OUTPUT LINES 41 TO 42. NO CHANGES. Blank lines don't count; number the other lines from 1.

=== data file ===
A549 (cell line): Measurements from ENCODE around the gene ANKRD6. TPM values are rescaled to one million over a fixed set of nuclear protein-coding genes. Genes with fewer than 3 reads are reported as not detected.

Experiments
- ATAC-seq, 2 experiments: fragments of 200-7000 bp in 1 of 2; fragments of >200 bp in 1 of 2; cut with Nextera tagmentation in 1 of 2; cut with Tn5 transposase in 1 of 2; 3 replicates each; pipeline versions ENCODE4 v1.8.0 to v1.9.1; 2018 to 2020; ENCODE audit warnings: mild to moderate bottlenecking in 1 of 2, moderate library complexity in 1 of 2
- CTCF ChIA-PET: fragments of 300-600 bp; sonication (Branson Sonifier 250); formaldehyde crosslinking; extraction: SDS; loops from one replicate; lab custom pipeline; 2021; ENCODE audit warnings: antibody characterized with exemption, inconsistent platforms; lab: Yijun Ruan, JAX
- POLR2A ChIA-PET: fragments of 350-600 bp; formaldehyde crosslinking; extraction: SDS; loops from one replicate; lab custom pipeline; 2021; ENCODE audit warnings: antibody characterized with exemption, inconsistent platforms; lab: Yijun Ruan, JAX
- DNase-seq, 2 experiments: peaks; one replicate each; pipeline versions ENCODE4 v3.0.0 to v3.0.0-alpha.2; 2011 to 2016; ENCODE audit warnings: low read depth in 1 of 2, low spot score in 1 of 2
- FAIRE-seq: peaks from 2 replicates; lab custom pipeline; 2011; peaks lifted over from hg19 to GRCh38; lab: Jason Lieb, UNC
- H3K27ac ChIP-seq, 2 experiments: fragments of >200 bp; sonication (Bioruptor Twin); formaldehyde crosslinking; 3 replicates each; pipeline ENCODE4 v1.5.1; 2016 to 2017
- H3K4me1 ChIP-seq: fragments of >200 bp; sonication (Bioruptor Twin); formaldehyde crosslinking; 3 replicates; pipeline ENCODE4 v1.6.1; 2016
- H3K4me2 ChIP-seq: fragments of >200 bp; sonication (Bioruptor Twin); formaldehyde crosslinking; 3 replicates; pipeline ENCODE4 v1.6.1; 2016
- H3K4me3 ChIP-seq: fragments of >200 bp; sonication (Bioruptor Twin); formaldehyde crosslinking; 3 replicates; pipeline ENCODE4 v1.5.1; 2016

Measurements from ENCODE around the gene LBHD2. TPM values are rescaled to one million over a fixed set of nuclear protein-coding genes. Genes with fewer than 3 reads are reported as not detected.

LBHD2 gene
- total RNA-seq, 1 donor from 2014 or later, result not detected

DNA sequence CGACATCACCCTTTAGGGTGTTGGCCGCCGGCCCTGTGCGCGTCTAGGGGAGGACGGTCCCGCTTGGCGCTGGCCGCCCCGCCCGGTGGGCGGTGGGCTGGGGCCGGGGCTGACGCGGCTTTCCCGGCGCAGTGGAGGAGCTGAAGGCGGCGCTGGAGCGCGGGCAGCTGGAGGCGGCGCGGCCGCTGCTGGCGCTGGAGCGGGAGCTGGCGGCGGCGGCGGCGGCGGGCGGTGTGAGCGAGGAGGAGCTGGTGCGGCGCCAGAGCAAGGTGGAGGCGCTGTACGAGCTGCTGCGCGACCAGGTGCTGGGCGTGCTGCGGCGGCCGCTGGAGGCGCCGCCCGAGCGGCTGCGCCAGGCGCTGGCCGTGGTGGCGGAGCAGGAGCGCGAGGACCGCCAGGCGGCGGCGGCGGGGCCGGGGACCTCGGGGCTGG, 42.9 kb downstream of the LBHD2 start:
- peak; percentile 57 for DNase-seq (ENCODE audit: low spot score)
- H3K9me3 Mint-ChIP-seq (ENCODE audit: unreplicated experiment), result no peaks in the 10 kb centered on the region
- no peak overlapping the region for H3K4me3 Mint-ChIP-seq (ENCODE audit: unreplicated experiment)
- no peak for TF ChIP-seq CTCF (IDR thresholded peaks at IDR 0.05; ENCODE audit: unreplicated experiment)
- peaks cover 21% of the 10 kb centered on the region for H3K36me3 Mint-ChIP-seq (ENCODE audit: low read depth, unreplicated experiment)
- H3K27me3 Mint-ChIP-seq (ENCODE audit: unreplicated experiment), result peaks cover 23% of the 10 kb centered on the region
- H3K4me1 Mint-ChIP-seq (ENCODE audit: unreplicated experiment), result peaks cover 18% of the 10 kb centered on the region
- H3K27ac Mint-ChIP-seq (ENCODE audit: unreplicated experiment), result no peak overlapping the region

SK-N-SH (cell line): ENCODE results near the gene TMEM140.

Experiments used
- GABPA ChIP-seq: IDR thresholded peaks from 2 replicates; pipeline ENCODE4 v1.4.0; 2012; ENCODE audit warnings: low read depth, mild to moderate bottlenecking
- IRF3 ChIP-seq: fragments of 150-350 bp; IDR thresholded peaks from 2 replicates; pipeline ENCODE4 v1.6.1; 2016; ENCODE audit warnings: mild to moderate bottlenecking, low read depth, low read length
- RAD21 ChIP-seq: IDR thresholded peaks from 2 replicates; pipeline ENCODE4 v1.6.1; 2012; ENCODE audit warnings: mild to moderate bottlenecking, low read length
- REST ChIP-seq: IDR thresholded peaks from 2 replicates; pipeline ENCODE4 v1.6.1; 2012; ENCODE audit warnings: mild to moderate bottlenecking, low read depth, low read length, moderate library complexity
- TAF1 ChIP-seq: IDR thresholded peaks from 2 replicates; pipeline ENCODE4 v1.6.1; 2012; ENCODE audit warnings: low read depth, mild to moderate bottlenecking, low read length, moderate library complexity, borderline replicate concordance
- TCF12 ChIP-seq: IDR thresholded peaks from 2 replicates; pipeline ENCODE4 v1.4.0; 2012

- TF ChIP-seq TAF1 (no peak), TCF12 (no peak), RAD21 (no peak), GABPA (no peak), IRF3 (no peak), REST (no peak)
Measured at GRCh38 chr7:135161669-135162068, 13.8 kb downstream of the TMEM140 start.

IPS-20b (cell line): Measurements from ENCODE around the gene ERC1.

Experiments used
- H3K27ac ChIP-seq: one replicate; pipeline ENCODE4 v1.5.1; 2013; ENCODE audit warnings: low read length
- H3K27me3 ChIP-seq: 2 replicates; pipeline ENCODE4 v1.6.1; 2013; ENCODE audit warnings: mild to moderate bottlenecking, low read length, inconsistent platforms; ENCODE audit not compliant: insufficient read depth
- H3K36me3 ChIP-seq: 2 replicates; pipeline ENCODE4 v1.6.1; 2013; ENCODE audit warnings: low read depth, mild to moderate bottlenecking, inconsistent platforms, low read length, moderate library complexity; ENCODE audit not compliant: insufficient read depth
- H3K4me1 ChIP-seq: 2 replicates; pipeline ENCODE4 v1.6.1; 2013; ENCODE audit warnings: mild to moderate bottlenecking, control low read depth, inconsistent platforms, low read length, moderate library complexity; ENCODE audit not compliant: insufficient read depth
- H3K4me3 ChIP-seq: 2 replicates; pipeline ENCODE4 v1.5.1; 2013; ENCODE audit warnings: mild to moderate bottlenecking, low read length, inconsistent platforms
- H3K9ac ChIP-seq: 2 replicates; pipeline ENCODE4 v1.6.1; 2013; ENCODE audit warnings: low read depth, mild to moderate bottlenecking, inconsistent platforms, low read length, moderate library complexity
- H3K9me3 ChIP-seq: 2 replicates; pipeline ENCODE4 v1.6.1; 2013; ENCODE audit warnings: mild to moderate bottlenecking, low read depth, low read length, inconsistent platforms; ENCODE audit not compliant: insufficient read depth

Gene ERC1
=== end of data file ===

- H3K9ac ChIP-seq: 2 replicates; pipeline ENCODE4 v1.6.1; 2013; ENCODE audit warnings: low read depth, mild to moderate bottlenecking, inconsistent platforms, low read length, moderate library complexity
- H3K9me3 ChIP-seq: 2 replicates; pipeline ENCODE4 v1.6.1; 2013; ENCODE audit warnings: mild to moderate bottlenecking, low read depth, low read length, inconsistent platforms; ENCODE audit not compliant: insufficient read depth